Patent litigation shows surprising rise in cases and parties

Make no mistake: Virtual reality, along with augmented reality, presents incredible levels of potential in the future of marketing, e-commerce, retail and, of course, gaming.

But if a company is not careful, playing with any new virtual reality technology (especially if it was not created in-house) can easily become your new virtual nightmare.

To support my argument, I will cite last week’s story in Home News Now, reporting that HNN 125 City Furniture became the latest furniture company to be sued for alleged patent infringement of a 3D interior design system filed in October 2003 and subsequently acquired by ARDI in April 2020.

As we detailed in our story, City was not the first home furnishings company to be dragged into court by ARDI. Previous defendants included Ashley, La-Z-Boy, Ethan Allen, IKEA, Wayfair and Walmart.

Hey, I guess the thinking if you are the plaintiff, is “Go big or go home.”

In doing some digging online, I came up with a couple of very telling statistics. I found them on a site called LegalJobs, which bills itself as a recruitment platform that aims to connect aspiring legal professionals with top-rated law firms on a global scale.

You can read the blog here, and it included some eye-opening figures.

For example, LegalJobs maintains that, on average, there are between 5,000 and 6,000 patent case filings each year in the U.S. They also say that U.S. courts awarded some $4.67 billion in patent damages in 2020.

The site also claims that the number of parties involved in patent litigation cases increased in 2020 by roughly 4,000, adding that the rise in patent case filings also saw an increase in the number of parties involved. 

Patent litigation statistics show a net gain of roughly 4,000 parties in 2020 compared to 2018 and 2019. Patent accusations also shot up by 3,000 between 2019 and 2020.

In doing some research for last week’s story, a few things became evident to me. One was that applications for patents are going nowhere but up. Not surprisingly, so is the incidence of lawsuits claiming patent infringement.

When I spoke to Ryan N. Phelan, a patent attorney with Chicago-based law firm Marshall, Gerstein & Borun LLP, he also explained that individuals and/or companies often secure patents, but opt not to incorporate those patents into a product or products that find their way to market.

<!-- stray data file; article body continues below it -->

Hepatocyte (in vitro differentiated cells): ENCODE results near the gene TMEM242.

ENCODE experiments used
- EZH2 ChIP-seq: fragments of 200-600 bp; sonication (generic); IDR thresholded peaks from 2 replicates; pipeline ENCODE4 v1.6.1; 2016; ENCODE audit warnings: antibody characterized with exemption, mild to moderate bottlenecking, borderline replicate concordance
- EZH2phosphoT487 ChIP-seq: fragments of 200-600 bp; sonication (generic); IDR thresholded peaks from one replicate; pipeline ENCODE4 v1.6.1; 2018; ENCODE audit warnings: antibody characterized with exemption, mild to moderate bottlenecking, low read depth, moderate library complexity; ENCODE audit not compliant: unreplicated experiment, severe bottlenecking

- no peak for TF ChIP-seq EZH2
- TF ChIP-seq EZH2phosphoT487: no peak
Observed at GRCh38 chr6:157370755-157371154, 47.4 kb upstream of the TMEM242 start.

According to Phelan, a company that holds a patent but chooses not to develop a product based on that patent is called a nonpracticing entity (i.e., an NPE).”

I learned that NPE is the “polite” term. However, it seems that a more commonly used term, and one perhaps less polite, is “patent troll.” That term was used in the LegalJobs blog when it shared insights regarding which district courts are dealing with the highest number of patent cases.  

The site reports that “As the aforementioned intellectual property litigation stats show, the U.S. District Court for the Western District of Texas hosted the highest number of patent cases in the U.S. This venue saw a 216% increase in the number of filed cases in the 2019-2020 period. The court handled a total of 803 cases, with 83% of them being assertions by non-practicing entities or NPEs.”

The site went on to report that more than 10,000 companies have been sued at least once by a patent troll. Patent assertion entities or PAEs, often called patent trolls, are responsible for a huge number of patent litigation cases. 

Patent litigation statistics also show that the number of intellectual property rights cases initiated by patent trolls grew by 500% in the last decade. This points to a serious problem in this legal sphere where companies constantly have to fend off these costly attacks, LegalJobs says.

I find it interesting that ARDI acquired the patent in 2020 but has seemingly done nothing with it other than as a vehicle to drive anyone it deems having infringed upon it into court.

Attorney Phelan offered this advice to anyone planning to use VR or AR technology offered by a third party:

“One of the best things that a company planning to use technology from a third-party provider should do is to make sure to include an indemnity clause that would essentially say, ‘if I use your software and I get sued I will be indemnified and be held harmless.’”

Caveat emptor.

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